Common Admits Black Community Failed R. Kelly Survivors, Says That Ends Now

In an interview with TMZ, Common lamented the fact that he turned a blind eye to the long-cited allegations against R. Kelly. He believes the entire black community has been failing R. Kelly's survivors for a long time and should have put a stop to things long ago.

Jada Pinkett Smith

Jada Pinkett Smith took to Instagram to express confusion at the fact that R. Kelly's music sales have spiked greatly since the docuseries aired.


Ne-Yo took to Instagram, too, posting a #muterkelly image alongside the sentiment that music is not more important than protecting our daughters.

Kerry Washington

On Twitter, Kerry Washington praised the fact that #SurvivingRKelly was the #1 trending topic.


Omarion announced on Twitter that people need to acknowledge the ugly truth behind their industry, and he will no longer be performing any songs written by R. Kelly. That being said, he still plans to perform R. Kelly written songs on his current tour so as not to disappoint fans.


Tank made a long, heartfelt Instagram post expressing that in spite of how R. Kelly inspired his career, he cannot separate the music from the monster. He writes about his love for his own black daughters, and he suggests that there are more predators like R. Kelly currently working in the industry.

Bun B

Bun B straight up said, "Man, fuck R Kelly." He also reserved some fucks for Hugh Hefner, Sparkle, and R. Kelly's ex-wife, but later clarified that he did not intend to discount their experiences.

Meek Mill

On Twitter, Meek Mill said he's "not feeling R" after watching the docuseries, and, similar to Tank, suggested that there are a lot of other people in the music industry with similar accusations floating around.

Dan Kahan is a writer & screenwriter from Brooklyn, usually rocking a man bun. Find more at

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MUSIC MONDAY | The Oscars: Best of the Best Original Song goes to...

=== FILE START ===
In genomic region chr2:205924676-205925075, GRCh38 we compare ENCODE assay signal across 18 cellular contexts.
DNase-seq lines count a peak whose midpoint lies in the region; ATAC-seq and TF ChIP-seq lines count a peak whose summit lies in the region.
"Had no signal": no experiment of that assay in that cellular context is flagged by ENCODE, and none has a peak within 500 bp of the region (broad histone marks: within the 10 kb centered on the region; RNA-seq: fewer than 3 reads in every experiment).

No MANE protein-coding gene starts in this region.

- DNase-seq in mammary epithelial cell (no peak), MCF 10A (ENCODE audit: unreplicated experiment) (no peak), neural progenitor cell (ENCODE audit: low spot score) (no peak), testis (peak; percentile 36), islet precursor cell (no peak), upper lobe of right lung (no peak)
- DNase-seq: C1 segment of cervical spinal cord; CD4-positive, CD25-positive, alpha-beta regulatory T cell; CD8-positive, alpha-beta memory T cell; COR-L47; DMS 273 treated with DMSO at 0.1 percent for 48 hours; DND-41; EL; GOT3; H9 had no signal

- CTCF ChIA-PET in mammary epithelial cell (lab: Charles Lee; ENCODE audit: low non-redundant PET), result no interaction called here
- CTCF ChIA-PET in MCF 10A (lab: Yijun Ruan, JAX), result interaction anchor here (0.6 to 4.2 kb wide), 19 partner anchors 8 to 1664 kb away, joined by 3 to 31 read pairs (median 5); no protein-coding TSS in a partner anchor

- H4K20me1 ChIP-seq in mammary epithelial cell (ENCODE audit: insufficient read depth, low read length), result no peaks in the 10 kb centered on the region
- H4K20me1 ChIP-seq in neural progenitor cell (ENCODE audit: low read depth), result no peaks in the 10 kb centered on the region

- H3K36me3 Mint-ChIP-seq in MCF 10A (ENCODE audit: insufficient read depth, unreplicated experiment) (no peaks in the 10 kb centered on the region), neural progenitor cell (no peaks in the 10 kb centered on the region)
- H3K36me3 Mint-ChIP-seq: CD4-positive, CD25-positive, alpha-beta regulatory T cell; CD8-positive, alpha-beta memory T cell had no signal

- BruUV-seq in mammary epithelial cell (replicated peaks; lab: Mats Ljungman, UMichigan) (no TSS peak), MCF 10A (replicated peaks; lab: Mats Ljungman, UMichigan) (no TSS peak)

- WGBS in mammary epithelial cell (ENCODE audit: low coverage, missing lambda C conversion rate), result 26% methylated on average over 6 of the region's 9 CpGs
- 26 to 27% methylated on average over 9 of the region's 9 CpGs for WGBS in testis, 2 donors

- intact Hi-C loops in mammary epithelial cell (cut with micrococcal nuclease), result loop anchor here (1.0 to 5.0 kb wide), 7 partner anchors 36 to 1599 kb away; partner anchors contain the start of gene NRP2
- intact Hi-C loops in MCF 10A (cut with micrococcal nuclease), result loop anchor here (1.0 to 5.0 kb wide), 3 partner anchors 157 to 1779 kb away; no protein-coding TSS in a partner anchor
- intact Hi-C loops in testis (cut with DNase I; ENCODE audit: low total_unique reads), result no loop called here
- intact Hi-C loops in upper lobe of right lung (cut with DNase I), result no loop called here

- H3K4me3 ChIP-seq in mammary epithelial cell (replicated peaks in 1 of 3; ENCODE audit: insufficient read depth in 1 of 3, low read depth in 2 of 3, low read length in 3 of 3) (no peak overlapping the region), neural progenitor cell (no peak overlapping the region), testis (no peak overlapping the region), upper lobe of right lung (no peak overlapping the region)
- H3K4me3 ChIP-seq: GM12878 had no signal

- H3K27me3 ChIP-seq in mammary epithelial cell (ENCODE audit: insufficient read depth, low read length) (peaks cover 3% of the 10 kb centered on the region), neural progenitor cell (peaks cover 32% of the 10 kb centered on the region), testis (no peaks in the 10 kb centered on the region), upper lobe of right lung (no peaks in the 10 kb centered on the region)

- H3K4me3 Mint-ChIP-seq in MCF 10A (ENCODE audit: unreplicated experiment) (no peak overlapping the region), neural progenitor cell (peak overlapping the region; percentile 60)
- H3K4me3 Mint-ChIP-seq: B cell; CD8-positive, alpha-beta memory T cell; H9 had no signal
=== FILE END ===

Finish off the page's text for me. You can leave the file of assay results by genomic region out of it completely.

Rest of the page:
FEB 26 | Listing All 90 years of Academy Award Winners

Celebrating 90 years of Academy Award-winning music.

Every January, the entertainment community and film fans around the world watch the Academy Awards in eager anticipation. Hundreds of millions of movie lovers watch the glamorous celebrities and extravagant ceremony that reveals who will receive the most prestigious honors in filmmaking.

We thought it would be fun to make a mix of songs that won an Oscar, and also deserved it. There can be politics involved. When you look at some of the other nominees, how could they be passed over? But sometimes the Academy can really get it right. The music that does win can leave a lasting impact as there is a confirmation from the highest authority, that these songs are noteworthy. It becomes a mental note that every time we hear that song, it brings us back to the year we would hear it every day, until it faded from every minute to once in a while. The Oscars guarantee the life of the song lives on for generations.

It will take place at the Dolby Theatre in Hollywood, Los Angeles, California at 5:00 p.m. PST on March 4, 2018. Jimmy Kimmel will host for a second consecutive year, making him the first person to host back-to-back ceremonies since Billy Crystal in 1997 and 1998.

Below you will find a complete list of every Oscar winner for Best Original Song since 1934. For a complete list of nominees for the 90th Oscars, click here. What music made the final cut?